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California Repeat DUI Offender Laws

Posted in Uncategorized on February 21, 2019

Driving with a blood alcohol concentration (BAC) level of 0.08% or higher can result in a driving under the influence (DUI) conviction in California. A BAC less than 0.08% could also qualify as DUI, if the level is enough to impair a driver. Driving under the influence of impairing drugs, including prescription medications, could also break the law. A DUI conviction can come with various penalties depending on the degree of the offense. A prior history of DUIs can worsen the consequences in California.

Consequences for DUI, First Offense

A first DUI conviction in California is a misdemeanor crime, punishable with fines of $390 to $1,000 (plus additional fees and penalties). First offenders may spend 48 hours to six months in jail depending on the nature of the crime. More often, however, the judge will order mandatory probation without jail time. First DUI offenses come with a six-month driver’s license suspension, along with an additional four-month suspension from the Department of Motor Vehicles (DMV) for BAC levels at or above 0.08%.

First-time DUI offenders may face mandatory probation periods, during which they must remain sober and complete alcohol education classes. During probation, defendants may have to attend weekly check-ins or wear a device that tracks their alcohol intake. They may also have to use an ignition interlock device to drive their vehicles, even after getting their driving privileges back. Defendants with BACs above 0.19% face nine-month alcohol programs rather than three-month ones.

Second Offense DUI Penalties

About one-third of drivers convicted of DUI are repeat offenders, according to MADD.org. To curb the number of repeat offenders in California, state lawmakers increase the penalties for DUIs with each subsequent conviction. If you receive a second DUI conviction in California, you could face the following penalties.

  • $390 to $1,000 in fines, plus penalty assessments
  • 96 hours to 365 days in jail
  • House arrest or jail alternative
  • Two-year driver’s license suspension
  • 12-month license suspension from the DMV
  • Three to five years informal probation
  • 18 to 30 months of DUI school

Note that in most cases, driver’s license suspensions may overlap, rather than the defendant serving out both sentences separately. If a repeat DUI offender drives drunk on a suspended license, the penalties could be more severe. The defendant could face additional consequences for driving without a valid license, such as heftier fines or a longer jail sentence.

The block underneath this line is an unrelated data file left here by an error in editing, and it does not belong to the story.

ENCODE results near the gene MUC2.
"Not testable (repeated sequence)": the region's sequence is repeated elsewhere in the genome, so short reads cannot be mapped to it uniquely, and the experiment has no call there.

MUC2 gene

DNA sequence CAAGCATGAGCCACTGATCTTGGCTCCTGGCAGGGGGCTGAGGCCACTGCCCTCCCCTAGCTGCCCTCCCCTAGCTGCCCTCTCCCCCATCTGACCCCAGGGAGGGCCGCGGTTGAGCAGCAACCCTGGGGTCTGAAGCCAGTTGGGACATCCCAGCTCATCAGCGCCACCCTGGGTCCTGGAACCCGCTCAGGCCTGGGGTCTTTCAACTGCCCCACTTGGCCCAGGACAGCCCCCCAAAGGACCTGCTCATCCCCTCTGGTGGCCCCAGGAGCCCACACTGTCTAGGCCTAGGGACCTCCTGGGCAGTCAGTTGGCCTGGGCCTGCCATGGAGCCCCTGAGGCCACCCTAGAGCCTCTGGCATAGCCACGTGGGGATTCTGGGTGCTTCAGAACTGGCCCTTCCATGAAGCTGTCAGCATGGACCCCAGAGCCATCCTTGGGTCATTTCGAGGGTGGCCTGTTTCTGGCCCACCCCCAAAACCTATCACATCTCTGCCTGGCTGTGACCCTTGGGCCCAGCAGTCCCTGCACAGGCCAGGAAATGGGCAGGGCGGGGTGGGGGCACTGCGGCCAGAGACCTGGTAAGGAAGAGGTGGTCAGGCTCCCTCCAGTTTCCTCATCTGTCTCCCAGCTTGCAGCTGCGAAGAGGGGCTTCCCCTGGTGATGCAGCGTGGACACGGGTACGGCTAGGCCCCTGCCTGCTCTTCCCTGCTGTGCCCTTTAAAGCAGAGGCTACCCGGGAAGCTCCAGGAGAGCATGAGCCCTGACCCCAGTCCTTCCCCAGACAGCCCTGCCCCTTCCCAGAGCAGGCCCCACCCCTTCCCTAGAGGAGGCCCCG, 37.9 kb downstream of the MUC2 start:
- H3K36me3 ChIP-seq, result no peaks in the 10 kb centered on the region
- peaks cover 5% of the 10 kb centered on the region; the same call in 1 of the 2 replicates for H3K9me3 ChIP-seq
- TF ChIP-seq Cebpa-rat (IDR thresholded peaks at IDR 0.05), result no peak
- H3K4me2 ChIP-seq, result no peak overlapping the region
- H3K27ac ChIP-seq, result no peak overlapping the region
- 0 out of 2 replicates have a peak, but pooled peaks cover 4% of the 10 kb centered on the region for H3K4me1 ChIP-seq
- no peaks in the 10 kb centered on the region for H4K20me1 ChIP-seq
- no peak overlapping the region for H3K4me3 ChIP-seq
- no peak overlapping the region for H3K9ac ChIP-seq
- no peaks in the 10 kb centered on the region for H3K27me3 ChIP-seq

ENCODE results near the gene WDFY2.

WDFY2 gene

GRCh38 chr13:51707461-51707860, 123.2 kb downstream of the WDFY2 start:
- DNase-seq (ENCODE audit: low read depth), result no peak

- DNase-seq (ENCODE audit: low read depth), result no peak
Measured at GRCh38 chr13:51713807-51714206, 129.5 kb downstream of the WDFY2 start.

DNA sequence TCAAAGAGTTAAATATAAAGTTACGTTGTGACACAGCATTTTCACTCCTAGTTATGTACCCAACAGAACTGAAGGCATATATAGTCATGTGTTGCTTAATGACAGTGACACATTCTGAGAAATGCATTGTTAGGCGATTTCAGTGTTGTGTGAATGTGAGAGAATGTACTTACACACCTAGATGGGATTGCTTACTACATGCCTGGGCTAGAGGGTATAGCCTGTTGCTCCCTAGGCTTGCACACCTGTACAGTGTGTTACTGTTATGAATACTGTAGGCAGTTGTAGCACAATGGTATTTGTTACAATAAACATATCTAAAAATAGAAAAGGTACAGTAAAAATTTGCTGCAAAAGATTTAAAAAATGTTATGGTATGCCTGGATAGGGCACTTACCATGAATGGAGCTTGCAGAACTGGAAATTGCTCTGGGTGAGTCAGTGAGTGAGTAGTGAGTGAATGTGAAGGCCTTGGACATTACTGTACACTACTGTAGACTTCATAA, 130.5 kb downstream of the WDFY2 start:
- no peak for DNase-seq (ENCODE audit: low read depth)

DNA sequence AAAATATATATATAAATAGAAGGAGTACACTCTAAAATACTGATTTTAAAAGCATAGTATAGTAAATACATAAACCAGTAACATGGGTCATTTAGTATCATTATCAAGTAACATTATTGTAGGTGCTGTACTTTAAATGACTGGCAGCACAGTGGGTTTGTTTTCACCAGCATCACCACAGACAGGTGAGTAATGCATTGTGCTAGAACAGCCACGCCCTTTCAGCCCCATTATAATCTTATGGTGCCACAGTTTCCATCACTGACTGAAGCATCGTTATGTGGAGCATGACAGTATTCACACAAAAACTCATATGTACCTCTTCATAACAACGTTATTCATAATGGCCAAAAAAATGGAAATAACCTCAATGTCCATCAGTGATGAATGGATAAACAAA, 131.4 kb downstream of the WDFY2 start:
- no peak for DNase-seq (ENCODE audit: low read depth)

Third and Subsequent DUI Offense Penalties

A third DUI conviction can result in 120 days to one year in the county jail, with the same fines as previous DUIs. The defendant will face three years of driver’s license suspension, along with 18 months from the DMV. Fourth or subsequent DUIs are no longer misdemeanors, but felony charges. A felony DUI comes with harsher penalties, including 16 months to three years in prison. Fines increase to up to $5,000 plus assessments. Four DUIs will also result in four years of driver’s license suspension.

DUI With Bodily Injuries

Causing a car accident as a DUI offender could also result in a felony DUI charge. Causing an injury while drunk driving can have serious criminal consequences. The defendant could face charges such as vehicular homicide or manslaughter. An injury DUI conviction can lead to more than $10,000 in fines, while causing a fatal DUI could result in 15 years to life in prison for murder. The more serious the car accident, the harsher the penalties for the DUI driver.

When to Call an Attorney

California takes repeat drunk driving infractions seriously. Hire a DUI attorney if you are facing charges, whether this is your first, second, or fifth DUI. A lawyer may be able to help you combat the chargers or negotiate a fairer sentence.